Full Length Research Paper
Fusarium crown and root rot (FCRR) is a serious tomato disease in Tunisia which is difficult to control due to its soilborne nature and to the luck of genetic resistance. In the current study, native Solanum linnaeanum was explored as potential source of effective fungal agents for disease biocontrol. Eight fungal isolates, recovered from S. linnaeanum plants growing in the Tunisian Centre-East and shown able to colonize roots, crowns and stems of tomato (Solanum lycopersicum L.) seedlings, were tested for their ability to inhibit Fusarium oxysporum f. sp. radicis-lycopersici (FORL), the causal agent of this disease, and to promote plant growth. Tomato seedlings inoculated or not with FORL and treated using tested fungal isolates, exhibited significant increments in their growth parameters. Tested as conidial suspensions or cell-free culture filtrates, I74 and I92 isolates were the most active leading to 92.8% decrease in FCRR severity and 89.3 to 95.2% lowered vascular browning extent as compared to FORL-inoculated and untreated controls. These two isolates were microscopically and macroscopically described and identified using rDNA sequencing gene as being Penicillium crustosum I74 (MF188258) and Fusarium proliferatum I92 (MF188256). Pathogen mycelial growth was inhibited by 29.4 to 78.1% using their conidial suspensions and by 67.5 to 82% with their cell-free culture filtrates. P. crustosum I74 and F. proliferatum I92 showed chitinolytic, proteolytic and amylase activities. Only I92 isolate exhibited a lipolytic activity. Our study clearly demonstrated that I74 and I92 isolates were promising candidates for suppressing FCRR severity and promoting tomato growth. Further investigations are required for elucidating their mechanisms of action involved in disease suppression and plant growth promotion.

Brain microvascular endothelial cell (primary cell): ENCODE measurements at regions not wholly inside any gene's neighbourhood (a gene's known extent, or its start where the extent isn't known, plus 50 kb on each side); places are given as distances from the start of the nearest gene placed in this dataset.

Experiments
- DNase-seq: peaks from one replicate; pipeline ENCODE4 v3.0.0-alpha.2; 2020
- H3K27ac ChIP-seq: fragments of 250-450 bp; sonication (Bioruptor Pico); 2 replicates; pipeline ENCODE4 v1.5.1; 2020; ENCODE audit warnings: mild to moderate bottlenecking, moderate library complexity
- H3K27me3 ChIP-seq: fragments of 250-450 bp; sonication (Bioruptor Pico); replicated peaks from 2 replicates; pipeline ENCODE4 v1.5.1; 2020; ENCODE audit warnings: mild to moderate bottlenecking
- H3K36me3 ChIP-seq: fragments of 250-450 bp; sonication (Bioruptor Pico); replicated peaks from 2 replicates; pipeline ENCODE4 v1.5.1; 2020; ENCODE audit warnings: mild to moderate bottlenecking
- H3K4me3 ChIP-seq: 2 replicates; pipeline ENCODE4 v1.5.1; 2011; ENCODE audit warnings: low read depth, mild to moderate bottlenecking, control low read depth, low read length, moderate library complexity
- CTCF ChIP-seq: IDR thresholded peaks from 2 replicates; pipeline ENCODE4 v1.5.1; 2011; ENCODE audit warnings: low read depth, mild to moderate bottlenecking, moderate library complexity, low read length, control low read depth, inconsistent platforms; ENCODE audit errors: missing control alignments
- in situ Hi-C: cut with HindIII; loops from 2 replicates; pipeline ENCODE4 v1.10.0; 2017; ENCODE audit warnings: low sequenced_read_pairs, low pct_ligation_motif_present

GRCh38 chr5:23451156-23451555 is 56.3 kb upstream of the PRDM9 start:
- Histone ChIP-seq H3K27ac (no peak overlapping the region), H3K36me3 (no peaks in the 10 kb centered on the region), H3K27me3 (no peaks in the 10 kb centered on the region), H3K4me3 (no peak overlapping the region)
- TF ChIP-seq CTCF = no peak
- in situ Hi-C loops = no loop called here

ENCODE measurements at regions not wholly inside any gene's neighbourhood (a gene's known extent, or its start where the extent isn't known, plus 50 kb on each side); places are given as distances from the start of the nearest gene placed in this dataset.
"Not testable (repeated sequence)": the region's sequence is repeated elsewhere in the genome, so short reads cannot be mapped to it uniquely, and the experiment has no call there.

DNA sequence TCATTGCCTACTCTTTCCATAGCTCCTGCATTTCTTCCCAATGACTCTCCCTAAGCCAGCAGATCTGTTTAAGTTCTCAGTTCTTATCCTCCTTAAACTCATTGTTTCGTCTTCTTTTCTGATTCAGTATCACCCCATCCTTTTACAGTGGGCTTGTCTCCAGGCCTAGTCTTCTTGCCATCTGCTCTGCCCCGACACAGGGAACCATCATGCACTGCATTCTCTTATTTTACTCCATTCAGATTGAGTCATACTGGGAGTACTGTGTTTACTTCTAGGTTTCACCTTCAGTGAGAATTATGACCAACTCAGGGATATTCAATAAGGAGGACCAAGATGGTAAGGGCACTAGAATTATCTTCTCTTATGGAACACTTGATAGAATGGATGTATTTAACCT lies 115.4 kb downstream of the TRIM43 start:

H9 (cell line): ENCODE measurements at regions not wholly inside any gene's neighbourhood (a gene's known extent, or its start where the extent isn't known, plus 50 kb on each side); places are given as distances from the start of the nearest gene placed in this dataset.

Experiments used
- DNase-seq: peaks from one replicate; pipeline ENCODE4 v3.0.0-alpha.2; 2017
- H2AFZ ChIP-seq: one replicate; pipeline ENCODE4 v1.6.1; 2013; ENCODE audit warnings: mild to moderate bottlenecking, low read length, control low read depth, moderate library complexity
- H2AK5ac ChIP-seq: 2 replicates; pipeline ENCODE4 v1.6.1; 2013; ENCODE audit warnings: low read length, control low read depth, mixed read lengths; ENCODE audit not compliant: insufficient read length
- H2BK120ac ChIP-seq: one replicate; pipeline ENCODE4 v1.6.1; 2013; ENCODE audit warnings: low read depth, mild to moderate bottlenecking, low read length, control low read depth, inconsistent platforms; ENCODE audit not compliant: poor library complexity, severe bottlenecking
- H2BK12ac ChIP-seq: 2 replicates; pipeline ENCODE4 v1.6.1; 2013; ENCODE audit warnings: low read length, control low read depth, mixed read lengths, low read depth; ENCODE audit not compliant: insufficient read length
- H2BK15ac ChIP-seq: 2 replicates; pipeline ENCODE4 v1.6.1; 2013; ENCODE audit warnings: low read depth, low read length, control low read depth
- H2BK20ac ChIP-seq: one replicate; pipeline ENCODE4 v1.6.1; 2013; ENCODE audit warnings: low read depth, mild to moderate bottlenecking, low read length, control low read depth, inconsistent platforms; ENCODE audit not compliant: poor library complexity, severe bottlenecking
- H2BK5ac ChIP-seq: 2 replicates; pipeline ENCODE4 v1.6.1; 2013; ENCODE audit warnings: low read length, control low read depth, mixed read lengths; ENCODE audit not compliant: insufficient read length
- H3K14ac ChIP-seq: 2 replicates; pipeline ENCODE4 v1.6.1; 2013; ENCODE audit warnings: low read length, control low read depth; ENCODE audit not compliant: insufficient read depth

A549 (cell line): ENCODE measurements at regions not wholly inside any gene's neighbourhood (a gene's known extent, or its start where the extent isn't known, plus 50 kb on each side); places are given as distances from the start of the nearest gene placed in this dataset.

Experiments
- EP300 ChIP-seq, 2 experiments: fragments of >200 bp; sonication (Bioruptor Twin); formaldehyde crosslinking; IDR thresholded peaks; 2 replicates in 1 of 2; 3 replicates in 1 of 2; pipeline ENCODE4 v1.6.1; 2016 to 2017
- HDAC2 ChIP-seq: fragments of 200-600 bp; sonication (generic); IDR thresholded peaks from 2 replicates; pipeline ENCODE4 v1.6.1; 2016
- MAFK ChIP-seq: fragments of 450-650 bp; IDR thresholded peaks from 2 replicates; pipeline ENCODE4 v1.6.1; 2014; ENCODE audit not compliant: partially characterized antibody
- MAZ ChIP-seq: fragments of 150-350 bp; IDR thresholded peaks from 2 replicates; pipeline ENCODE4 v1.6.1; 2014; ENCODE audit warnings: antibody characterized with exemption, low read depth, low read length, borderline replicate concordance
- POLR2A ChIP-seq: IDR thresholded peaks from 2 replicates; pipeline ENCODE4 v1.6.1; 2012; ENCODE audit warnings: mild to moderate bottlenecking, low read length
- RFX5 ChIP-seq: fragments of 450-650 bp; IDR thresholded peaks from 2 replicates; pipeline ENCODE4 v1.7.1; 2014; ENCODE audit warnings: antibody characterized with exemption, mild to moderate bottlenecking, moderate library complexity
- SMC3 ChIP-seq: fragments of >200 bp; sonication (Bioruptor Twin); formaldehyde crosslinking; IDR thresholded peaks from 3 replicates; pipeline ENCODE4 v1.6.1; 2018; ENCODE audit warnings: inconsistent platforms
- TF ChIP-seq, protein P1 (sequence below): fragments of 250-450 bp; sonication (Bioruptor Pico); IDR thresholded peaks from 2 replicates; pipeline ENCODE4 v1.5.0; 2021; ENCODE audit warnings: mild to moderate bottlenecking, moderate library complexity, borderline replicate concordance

Key words: Antifungal activity, associated fungi, Fusarium oxysporum f. sp. radicis-lycopersici, Solanum linnaeanum, tomato growth.
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